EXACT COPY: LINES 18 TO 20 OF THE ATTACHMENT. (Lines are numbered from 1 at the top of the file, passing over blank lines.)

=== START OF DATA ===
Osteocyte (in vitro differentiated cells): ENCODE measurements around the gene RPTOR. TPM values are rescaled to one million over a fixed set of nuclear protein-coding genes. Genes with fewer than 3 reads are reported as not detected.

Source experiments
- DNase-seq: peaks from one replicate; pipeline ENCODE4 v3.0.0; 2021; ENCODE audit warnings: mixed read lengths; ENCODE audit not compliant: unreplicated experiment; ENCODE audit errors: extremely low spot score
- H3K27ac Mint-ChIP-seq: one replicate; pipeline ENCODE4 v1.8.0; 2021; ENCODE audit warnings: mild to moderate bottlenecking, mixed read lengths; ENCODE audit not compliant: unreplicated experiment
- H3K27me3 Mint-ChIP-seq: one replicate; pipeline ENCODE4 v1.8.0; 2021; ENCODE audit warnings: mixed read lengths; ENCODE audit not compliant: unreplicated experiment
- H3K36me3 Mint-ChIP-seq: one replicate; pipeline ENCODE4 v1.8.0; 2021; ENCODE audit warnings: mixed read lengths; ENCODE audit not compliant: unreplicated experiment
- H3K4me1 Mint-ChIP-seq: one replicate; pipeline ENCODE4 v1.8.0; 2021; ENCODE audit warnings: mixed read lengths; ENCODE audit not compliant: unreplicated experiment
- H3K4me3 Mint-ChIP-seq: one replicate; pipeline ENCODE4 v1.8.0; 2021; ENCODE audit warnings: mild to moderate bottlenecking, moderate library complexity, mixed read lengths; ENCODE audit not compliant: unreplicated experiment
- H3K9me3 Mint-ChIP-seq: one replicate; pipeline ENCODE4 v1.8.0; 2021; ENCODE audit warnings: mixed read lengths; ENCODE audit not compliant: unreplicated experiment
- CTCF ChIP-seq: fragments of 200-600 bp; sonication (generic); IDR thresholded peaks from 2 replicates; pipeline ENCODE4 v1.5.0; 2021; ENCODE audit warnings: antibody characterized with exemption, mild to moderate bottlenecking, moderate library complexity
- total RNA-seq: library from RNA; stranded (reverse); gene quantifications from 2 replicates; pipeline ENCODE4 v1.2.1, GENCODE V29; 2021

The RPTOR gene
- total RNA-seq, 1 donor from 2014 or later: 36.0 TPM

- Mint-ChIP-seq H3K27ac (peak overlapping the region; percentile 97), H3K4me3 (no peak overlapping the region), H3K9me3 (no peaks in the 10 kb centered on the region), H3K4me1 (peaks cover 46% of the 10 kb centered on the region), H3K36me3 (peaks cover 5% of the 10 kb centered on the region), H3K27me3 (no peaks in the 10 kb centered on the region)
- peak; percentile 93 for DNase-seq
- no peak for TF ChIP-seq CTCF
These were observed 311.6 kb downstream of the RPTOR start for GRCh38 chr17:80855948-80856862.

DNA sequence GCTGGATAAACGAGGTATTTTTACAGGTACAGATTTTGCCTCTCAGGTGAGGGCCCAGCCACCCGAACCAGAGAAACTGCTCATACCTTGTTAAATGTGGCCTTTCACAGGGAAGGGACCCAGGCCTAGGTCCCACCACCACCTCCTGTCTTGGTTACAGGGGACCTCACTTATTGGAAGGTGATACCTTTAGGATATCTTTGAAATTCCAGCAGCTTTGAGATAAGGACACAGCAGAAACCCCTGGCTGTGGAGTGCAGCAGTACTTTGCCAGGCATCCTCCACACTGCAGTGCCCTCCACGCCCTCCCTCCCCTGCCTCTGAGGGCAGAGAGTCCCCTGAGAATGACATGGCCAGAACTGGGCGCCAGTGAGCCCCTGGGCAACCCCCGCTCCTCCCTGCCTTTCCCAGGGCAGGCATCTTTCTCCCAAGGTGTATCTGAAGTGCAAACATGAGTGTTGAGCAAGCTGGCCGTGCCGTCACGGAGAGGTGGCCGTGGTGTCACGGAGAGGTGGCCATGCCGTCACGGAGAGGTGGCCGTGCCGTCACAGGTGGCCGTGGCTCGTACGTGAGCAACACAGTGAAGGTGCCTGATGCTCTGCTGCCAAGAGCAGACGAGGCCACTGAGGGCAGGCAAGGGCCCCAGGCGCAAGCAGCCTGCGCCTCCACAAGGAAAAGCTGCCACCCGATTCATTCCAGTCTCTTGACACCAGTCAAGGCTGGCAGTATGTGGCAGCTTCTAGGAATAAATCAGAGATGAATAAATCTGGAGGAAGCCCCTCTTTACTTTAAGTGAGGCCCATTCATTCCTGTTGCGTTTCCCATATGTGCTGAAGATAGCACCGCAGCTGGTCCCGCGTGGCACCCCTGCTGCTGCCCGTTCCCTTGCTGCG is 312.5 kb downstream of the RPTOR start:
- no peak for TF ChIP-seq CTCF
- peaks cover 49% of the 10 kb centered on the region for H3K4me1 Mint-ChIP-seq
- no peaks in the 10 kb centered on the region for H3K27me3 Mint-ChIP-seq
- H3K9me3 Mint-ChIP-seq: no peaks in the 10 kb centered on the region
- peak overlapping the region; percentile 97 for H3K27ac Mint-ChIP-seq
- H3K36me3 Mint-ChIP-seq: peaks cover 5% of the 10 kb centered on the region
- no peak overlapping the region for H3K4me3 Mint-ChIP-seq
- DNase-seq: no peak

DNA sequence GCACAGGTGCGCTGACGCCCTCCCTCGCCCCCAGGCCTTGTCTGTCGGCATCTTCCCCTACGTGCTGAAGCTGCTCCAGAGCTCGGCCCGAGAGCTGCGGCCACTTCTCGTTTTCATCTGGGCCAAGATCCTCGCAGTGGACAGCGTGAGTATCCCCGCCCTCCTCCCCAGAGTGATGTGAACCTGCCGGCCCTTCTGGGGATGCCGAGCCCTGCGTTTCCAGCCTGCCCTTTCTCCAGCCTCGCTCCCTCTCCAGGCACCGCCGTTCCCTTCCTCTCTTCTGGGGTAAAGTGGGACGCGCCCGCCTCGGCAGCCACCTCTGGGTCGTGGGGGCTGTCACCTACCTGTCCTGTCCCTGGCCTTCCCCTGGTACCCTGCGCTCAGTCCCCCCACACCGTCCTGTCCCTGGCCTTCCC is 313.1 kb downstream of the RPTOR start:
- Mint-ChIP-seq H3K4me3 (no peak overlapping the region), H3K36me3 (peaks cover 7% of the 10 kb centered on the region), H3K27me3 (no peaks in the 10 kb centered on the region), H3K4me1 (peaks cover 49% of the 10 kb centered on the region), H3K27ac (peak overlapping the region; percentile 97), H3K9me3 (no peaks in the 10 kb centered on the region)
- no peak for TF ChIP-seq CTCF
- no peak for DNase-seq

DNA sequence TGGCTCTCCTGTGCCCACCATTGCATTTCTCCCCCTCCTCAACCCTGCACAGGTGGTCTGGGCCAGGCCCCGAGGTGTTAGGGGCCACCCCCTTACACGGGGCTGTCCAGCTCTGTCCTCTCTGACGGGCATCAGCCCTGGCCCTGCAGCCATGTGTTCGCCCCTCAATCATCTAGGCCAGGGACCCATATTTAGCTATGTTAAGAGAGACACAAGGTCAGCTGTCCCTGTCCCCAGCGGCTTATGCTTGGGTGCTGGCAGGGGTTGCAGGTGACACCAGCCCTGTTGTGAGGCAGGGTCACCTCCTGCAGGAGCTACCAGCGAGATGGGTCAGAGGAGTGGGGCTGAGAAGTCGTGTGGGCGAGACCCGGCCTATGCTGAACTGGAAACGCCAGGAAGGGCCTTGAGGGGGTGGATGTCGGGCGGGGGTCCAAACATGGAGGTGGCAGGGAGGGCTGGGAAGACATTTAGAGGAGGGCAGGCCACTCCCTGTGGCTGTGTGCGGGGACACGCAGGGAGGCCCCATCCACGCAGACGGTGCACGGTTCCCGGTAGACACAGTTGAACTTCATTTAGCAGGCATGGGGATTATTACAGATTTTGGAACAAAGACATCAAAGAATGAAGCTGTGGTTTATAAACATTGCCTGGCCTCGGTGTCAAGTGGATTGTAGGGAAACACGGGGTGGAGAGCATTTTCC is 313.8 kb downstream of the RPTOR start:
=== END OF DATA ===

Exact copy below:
DNA sequence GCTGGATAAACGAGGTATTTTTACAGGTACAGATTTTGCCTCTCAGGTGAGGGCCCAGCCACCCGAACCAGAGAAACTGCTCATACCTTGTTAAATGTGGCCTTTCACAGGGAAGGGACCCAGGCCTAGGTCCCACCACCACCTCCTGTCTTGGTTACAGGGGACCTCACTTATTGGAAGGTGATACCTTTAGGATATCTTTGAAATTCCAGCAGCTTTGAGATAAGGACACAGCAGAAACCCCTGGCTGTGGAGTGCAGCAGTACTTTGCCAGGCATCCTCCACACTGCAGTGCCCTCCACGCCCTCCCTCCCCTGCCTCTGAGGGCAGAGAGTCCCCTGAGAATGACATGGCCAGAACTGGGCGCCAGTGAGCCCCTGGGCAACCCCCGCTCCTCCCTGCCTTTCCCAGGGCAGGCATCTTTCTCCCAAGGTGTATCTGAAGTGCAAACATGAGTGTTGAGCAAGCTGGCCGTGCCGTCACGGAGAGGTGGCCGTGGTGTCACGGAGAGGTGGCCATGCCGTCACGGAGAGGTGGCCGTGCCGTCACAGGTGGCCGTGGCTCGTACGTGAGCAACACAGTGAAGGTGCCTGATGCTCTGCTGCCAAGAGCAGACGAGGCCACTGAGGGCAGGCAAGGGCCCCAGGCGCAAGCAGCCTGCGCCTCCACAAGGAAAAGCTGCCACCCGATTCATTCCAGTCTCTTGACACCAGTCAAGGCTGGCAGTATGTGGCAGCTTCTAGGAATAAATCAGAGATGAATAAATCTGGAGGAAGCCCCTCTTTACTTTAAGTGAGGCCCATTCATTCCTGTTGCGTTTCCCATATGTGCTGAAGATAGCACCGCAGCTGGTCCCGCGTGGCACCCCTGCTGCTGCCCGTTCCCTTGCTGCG is 312.5 kb downstream of the RPTOR start:
- no peak for TF ChIP-seq CTCF
- peaks cover 49% of the 10 kb centered on the region for H3K4me1 Mint-ChIP-seq